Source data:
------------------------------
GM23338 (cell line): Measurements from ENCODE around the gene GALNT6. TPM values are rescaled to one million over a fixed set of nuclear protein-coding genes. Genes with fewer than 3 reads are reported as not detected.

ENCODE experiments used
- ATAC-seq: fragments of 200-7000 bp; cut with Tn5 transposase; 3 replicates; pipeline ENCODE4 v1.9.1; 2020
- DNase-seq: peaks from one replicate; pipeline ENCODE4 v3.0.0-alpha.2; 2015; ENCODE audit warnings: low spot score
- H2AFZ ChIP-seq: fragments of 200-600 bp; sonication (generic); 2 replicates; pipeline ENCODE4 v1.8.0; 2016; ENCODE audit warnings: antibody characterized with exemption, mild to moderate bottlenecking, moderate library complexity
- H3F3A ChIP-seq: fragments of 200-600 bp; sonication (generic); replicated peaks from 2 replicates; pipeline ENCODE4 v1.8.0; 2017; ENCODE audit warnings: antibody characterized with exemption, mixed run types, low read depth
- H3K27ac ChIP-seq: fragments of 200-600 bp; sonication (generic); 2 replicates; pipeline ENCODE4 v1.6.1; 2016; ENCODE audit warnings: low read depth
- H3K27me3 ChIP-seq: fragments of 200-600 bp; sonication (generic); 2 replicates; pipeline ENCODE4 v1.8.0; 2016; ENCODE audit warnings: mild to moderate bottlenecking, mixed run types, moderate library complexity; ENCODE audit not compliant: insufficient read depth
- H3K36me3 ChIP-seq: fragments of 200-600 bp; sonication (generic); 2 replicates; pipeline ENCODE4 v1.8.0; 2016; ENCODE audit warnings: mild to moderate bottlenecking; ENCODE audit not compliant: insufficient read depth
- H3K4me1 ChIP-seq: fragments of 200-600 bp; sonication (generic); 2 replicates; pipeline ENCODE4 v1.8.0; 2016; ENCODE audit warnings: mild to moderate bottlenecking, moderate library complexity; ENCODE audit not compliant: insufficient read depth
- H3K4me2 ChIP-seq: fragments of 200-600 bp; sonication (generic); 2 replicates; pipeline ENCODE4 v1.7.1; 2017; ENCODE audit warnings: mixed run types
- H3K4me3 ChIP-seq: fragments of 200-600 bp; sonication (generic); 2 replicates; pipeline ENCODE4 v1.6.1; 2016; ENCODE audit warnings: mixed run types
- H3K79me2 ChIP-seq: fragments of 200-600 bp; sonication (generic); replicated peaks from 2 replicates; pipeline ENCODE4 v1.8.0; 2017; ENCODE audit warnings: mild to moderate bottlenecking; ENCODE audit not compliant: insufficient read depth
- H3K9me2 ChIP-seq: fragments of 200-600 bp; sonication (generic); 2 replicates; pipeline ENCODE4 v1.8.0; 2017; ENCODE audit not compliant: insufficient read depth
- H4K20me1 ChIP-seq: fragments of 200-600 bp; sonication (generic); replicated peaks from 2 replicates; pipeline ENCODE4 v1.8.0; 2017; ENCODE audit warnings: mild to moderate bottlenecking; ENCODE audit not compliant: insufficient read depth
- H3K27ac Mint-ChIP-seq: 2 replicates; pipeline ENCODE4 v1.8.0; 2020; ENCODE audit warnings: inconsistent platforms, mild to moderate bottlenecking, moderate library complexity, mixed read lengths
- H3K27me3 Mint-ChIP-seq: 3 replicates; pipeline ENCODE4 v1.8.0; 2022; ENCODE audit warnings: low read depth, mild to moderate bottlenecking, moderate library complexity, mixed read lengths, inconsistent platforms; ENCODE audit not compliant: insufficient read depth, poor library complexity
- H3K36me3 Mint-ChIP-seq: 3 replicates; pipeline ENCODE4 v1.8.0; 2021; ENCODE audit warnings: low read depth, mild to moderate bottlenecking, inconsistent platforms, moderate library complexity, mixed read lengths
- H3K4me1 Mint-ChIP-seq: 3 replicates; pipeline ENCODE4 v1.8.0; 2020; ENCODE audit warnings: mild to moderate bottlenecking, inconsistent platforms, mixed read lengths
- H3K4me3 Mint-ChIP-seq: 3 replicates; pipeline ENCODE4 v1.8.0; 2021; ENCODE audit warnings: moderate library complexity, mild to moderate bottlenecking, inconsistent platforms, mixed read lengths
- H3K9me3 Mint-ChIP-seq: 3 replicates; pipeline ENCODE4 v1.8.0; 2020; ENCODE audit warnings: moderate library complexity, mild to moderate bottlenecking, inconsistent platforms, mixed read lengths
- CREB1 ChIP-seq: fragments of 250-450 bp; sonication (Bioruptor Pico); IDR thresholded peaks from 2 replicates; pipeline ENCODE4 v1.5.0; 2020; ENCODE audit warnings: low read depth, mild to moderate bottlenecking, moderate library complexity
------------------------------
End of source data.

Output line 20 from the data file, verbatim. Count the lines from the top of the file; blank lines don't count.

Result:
- H3K4me3 Mint-ChIP-seq: 3 replicates; pipeline ENCODE4 v1.8.0; 2021; ENCODE audit warnings: moderate library complexity, mild to moderate bottlenecking, inconsistent platforms, mixed read lengths